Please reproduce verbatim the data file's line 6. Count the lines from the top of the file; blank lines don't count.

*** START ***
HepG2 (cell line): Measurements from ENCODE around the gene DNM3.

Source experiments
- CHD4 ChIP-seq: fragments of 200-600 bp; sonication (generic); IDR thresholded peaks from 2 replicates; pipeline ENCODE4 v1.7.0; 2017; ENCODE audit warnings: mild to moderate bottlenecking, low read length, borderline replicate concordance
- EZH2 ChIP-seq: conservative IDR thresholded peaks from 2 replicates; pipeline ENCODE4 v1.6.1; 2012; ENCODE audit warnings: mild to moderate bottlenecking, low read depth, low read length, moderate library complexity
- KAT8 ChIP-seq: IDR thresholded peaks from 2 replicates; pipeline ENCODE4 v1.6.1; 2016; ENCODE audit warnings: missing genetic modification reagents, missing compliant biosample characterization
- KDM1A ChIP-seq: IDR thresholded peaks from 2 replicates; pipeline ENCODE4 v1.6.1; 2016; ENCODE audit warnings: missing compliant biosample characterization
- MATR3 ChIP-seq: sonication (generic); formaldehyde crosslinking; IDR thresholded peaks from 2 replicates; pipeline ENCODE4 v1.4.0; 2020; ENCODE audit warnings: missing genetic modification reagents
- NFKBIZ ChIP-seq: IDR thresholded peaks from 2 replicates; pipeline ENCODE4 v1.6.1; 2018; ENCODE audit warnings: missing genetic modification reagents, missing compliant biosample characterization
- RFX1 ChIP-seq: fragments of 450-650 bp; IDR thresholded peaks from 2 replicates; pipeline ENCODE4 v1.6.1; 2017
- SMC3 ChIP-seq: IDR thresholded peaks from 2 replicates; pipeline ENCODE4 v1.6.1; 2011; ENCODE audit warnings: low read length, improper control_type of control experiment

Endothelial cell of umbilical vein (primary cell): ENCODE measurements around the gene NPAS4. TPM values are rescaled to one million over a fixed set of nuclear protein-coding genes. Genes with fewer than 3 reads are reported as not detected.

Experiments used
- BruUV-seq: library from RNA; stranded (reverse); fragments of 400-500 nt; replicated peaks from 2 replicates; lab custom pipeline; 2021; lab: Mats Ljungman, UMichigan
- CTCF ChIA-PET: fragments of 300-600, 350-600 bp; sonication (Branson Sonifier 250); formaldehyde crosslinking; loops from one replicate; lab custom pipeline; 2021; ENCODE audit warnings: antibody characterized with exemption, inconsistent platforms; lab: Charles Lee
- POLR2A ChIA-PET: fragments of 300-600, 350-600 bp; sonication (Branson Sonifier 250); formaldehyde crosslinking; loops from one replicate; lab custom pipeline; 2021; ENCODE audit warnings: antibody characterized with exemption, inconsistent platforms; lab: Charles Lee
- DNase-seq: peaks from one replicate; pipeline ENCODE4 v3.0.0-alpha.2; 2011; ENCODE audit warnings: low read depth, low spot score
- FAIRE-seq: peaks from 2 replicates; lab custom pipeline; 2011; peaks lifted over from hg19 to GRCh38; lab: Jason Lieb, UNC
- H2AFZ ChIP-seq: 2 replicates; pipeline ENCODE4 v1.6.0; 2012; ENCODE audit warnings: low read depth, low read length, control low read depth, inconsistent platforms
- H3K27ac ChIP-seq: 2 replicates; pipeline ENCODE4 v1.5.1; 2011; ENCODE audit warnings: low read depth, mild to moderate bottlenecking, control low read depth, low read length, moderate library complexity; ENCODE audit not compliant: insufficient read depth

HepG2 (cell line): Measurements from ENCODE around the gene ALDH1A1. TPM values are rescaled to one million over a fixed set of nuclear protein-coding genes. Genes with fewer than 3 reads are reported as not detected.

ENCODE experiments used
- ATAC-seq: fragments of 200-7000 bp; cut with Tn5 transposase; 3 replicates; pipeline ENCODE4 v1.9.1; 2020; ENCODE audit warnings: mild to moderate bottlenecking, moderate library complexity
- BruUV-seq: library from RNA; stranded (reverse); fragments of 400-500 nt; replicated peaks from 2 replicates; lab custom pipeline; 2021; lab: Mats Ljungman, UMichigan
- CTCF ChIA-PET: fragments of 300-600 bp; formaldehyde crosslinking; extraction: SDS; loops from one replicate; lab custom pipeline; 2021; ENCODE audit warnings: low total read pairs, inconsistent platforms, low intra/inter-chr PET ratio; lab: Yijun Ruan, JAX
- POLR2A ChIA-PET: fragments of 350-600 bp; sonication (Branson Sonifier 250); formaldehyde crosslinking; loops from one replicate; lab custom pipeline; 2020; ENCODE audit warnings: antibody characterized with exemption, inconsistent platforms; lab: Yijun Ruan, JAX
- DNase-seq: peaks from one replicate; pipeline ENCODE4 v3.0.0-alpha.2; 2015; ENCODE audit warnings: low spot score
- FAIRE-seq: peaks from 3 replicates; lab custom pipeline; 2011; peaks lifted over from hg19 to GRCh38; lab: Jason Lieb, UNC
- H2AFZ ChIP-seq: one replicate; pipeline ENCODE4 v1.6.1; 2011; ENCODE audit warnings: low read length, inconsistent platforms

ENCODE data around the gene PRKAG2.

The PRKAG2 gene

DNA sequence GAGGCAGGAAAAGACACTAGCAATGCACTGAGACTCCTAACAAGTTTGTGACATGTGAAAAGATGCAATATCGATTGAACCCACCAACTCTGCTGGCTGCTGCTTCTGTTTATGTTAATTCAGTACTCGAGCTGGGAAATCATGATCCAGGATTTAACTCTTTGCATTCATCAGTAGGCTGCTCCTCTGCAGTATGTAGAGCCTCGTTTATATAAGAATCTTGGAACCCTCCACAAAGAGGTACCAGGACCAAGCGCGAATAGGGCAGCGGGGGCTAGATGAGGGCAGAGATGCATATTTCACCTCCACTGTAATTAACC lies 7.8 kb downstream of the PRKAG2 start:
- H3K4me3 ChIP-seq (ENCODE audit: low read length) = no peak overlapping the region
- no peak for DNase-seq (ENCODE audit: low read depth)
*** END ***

- KDM1A ChIP-seq: IDR thresholded peaks from 2 replicates; pipeline ENCODE4 v1.6.1; 2016; ENCODE audit warnings: missing compliant biosample characterization